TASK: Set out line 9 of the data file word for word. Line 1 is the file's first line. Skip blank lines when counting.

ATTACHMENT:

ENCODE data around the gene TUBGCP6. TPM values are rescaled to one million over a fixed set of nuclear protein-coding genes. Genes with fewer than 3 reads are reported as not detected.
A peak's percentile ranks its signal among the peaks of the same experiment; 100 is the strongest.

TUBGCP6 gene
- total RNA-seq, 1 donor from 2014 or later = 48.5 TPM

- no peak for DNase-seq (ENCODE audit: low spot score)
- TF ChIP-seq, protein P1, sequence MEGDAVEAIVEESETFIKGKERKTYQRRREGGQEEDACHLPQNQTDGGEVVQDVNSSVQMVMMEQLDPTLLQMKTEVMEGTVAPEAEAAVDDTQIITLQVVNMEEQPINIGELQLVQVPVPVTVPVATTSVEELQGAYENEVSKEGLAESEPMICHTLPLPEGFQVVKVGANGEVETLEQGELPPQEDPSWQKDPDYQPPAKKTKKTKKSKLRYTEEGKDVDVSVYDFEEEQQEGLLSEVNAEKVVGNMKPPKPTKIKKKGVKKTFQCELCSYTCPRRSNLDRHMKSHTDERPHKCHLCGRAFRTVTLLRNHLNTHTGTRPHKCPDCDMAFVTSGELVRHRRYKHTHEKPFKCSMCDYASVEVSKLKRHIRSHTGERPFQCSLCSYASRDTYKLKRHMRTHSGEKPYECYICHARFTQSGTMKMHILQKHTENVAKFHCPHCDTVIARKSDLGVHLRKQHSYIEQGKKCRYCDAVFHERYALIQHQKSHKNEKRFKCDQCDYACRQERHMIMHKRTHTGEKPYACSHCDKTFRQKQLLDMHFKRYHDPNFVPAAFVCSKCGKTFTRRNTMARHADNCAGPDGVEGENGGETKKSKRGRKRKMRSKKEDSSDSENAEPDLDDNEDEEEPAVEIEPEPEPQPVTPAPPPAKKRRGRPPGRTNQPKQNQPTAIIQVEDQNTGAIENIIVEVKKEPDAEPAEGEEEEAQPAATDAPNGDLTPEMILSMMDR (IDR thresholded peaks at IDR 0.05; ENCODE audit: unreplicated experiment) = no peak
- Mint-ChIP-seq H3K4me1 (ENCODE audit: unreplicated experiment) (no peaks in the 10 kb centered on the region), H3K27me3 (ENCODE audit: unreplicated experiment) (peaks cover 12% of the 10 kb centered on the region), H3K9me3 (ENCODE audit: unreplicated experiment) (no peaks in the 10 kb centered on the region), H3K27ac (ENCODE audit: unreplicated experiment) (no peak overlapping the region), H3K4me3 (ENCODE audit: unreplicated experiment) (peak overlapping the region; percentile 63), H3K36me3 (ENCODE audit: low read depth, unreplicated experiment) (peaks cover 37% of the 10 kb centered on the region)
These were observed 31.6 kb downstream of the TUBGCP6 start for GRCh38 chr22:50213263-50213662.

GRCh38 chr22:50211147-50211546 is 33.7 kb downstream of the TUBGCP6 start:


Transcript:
GRCh38 chr22:50211147-50211546 is 33.7 kb downstream of the TUBGCP6 start: